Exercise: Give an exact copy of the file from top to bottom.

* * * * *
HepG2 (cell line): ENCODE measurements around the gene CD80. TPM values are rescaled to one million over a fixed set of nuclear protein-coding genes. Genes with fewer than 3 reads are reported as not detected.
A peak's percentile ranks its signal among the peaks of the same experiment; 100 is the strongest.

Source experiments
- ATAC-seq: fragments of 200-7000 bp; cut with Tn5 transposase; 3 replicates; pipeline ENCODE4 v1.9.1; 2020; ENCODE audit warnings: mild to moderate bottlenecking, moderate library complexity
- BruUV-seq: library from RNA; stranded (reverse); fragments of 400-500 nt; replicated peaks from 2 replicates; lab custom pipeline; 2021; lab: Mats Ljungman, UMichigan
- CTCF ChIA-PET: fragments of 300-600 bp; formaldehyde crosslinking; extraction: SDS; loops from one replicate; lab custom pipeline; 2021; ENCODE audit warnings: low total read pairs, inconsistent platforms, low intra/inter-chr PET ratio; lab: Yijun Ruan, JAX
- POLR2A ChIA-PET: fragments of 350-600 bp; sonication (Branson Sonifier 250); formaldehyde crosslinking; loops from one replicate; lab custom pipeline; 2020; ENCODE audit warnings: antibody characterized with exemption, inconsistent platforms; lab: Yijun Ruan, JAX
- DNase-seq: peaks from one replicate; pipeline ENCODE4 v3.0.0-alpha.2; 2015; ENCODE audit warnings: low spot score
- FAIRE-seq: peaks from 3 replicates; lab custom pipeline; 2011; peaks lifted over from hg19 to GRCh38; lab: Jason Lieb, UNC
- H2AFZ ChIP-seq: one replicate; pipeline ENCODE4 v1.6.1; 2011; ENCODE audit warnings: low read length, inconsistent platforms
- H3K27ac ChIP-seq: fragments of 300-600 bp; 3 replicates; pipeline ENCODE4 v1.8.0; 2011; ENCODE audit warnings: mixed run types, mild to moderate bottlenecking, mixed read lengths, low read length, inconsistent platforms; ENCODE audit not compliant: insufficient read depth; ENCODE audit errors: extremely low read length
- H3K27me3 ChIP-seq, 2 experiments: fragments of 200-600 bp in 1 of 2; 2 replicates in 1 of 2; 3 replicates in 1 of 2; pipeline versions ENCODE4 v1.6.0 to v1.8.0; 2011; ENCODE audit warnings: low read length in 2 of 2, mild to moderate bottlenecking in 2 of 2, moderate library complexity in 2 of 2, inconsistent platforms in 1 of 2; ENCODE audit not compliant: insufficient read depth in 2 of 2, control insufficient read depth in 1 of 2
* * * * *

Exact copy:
HepG2 (cell line): ENCODE measurements around the gene CD80. TPM values are rescaled to one million over a fixed set of nuclear protein-coding genes. Genes with fewer than 3 reads are reported as not detected.
A peak's percentile ranks its signal among the peaks of the same experiment; 100 is the strongest.

Source experiments
- ATAC-seq: fragments of 200-7000 bp; cut with Tn5 transposase; 3 replicates; pipeline ENCODE4 v1.9.1; 2020; ENCODE audit warnings: mild to moderate bottlenecking, moderate library complexity
- BruUV-seq: library from RNA; stranded (reverse); fragments of 400-500 nt; replicated peaks from 2 replicates; lab custom pipeline; 2021; lab: Mats Ljungman, UMichigan
- CTCF ChIA-PET: fragments of 300-600 bp; formaldehyde crosslinking; extraction: SDS; loops from one replicate; lab custom pipeline; 2021; ENCODE audit warnings: low total read pairs, inconsistent platforms, low intra/inter-chr PET ratio; lab: Yijun Ruan, JAX
- POLR2A ChIA-PET: fragments of 350-600 bp; sonication (Branson Sonifier 250); formaldehyde crosslinking; loops from one replicate; lab custom pipeline; 2020; ENCODE audit warnings: antibody characterized with exemption, inconsistent platforms; lab: Yijun Ruan, JAX
- DNase-seq: peaks from one replicate; pipeline ENCODE4 v3.0.0-alpha.2; 2015; ENCODE audit warnings: low spot score
- FAIRE-seq: peaks from 3 replicates; lab custom pipeline; 2011; peaks lifted over from hg19 to GRCh38; lab: Jason Lieb, UNC
- H2AFZ ChIP-seq: one replicate; pipeline ENCODE4 v1.6.1; 2011; ENCODE audit warnings: low read length, inconsistent platforms
- H3K27ac ChIP-seq: fragments of 300-600 bp; 3 replicates; pipeline ENCODE4 v1.8.0; 2011; ENCODE audit warnings: mixed run types, mild to moderate bottlenecking, mixed read lengths, low read length, inconsistent platforms; ENCODE audit not compliant: insufficient read depth; ENCODE audit errors: extremely low read length
- H3K27me3 ChIP-seq, 2 experiments: fragments of 200-600 bp in 1 of 2; 2 replicates in 1 of 2; 3 replicates in 1 of 2; pipeline versions ENCODE4 v1.6.0 to v1.8.0; 2011; ENCODE audit warnings: low read length in 2 of 2, mild to moderate bottlenecking in 2 of 2, moderate library complexity in 2 of 2, inconsistent platforms in 1 of 2; ENCODE audit not compliant: insufficient read depth in 2 of 2, control insufficient read depth in 1 of 2